What asthma means for your oral health
Did you know that one in 12 Americans has asthma? This respiratory condition can increase your chances of developing cavities, gum disease and oral sores, but with the right preventive measure, you can lower these risks and maintain a healthy mouth.
Dental health risks
Let’s take a quick look at some of the most common dental problems associated with asthma and how they occur.
Also, inhalers used to treat asthma may irritate the back roof of the mouth, causing a reddish lesion. If ignored, this area can become infected. This infection can spread and affect the throat and rest of the mouth, according to a study that appears in AGD's General Dentistry.
People with asthma are more likely than the general population to suffer from dry mouth. This is because asthma restricts air flow, making people with the condition more likely to breathe through their mouth. What’s more, the medication in inhalers can further dry out the mouth.
Why is dry mouth a problem? Saliva helps wash away harmful bacteria. When your mouth is dry, it’s easier for plaque-causing bacteria to multiple. This increases your chance of bad breath, tooth decay and gum disease.
Follow these tips to protect your teeth and gums:
- After you use your inhaler, make sure to rinse your mouth with water. It’s even better if you can brush your teeth, so try to keep a toothbrush handy.
- Hydrate often. Drinking water throughout the day can counteract the effects of dry mouth.
- Skip the sugar. Cutting back on sugary foods and drinks lowers your chance of developing cavities. You might want to swap out juice and soda for fluoridated tap water.
- Talk to your dentist. Let your dentist know that you have asthma and provide details about the type of medication you use. Your dentist may be able to recommend strategies to improve your oral health.
- Consider getting a different inhaler. Some types of asthma medication are associated with more cavities than others. Moreover, inhalers may even contain sugar to make the medicine taste sweeter. See if your doctor can help you find an inhaler that won’t put your teeth at risk.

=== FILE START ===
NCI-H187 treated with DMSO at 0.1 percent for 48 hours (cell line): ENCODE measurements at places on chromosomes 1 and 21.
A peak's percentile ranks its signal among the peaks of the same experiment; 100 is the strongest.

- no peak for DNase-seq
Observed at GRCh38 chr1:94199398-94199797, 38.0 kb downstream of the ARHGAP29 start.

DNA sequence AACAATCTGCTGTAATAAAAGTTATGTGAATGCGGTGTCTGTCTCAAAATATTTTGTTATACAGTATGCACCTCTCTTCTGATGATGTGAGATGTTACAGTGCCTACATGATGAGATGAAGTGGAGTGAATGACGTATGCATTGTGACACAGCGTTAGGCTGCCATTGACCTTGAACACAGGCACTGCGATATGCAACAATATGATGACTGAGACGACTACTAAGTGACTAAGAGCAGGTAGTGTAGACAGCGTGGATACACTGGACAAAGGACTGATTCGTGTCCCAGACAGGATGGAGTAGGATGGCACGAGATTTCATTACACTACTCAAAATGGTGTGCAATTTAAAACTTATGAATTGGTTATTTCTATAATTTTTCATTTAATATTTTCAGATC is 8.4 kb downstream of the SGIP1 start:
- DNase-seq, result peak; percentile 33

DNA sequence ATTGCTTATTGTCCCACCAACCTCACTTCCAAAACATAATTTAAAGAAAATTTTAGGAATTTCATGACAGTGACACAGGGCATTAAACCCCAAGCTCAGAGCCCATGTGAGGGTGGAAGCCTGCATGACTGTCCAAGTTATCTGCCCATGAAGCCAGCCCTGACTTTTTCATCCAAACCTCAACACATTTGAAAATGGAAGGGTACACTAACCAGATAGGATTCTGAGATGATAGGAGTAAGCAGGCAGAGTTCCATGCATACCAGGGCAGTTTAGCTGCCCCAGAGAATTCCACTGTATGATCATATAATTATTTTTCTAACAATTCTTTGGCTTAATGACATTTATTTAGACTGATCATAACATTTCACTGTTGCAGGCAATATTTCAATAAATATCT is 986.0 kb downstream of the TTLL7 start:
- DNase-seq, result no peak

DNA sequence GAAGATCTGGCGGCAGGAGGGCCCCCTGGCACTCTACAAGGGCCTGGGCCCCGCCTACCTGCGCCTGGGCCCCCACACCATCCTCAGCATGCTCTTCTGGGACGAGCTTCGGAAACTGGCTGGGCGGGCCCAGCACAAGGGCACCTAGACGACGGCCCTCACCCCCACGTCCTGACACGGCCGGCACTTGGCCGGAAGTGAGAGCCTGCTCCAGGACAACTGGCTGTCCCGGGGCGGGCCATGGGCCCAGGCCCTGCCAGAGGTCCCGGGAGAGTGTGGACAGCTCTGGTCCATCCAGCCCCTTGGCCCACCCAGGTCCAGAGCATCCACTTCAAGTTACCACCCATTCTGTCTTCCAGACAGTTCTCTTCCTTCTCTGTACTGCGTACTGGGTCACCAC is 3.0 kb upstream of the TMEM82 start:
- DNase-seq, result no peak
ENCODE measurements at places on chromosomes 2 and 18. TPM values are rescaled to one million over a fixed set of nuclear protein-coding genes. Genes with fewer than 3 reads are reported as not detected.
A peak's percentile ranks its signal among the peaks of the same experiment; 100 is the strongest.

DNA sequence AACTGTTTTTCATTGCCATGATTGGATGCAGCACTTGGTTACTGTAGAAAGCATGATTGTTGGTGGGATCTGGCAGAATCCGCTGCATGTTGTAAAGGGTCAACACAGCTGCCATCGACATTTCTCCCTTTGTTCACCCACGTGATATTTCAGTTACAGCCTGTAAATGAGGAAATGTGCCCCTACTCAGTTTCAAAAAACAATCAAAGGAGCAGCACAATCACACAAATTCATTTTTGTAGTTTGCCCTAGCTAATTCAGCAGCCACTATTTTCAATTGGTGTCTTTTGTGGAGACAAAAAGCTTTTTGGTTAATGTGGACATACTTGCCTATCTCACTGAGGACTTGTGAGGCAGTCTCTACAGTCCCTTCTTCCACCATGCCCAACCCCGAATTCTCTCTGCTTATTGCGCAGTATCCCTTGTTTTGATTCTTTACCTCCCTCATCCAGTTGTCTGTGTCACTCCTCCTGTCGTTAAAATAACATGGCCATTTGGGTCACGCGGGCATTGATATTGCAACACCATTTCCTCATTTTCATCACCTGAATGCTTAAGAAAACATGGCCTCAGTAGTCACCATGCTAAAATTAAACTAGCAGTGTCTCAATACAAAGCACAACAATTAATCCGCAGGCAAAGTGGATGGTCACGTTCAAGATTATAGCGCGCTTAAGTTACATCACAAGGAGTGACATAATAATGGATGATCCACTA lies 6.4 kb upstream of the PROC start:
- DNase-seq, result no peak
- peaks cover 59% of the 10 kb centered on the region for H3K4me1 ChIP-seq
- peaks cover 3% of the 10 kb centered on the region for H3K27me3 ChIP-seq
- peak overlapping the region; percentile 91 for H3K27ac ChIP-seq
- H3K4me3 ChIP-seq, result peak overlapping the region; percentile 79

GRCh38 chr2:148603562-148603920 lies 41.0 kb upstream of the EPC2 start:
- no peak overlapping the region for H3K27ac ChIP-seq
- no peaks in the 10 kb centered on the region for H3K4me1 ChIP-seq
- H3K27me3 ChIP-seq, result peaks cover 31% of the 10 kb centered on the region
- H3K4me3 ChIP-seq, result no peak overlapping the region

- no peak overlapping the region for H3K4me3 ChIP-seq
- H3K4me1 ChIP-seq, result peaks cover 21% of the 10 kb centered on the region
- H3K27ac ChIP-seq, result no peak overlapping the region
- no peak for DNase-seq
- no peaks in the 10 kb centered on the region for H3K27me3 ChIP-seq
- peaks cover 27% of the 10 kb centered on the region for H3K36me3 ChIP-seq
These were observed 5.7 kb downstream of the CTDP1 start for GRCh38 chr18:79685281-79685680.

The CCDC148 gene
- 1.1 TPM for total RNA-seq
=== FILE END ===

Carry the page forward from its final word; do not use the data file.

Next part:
- Treat allergies. Asthma and allergies often go hand in hand. If you suffer from a stuffy nose frequently, talk to your dentist about treatment options. With proper treatment for your allergies, you’re less likely to breathe through your mouth.
- Stay on top of your dental hygiene. Be vigilant about brushing and flossing.
Asthma and anxiety
Asthma attacks can be induced by stressful situations. If the thought of going to the dentist makes you nervous, you can try these strategies to curb your anxiety.
- Slow down and breathe. Focus on breathing regularly and slowly during dental procedures. When you are nervous, you are more likely to hold your breath, which decreases oxygen levels and increases panic.
- Avoid caffeine before a dental appointment. Caffeine can intensify anxiety.
- Eat a proper meal. On the day of your appointment, make sure you eat a balanced meal. Opt for protein over sugar to stabilize your mood.
- Plan carefully. Book your appointment for a time of day when you’re less likely to feel rushed. For some people, this might mean a Saturday or an early-morning appointment.
Always remember to bring your inhaler to your dental appointment in case of an asthma attack.
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Last updated: May 2016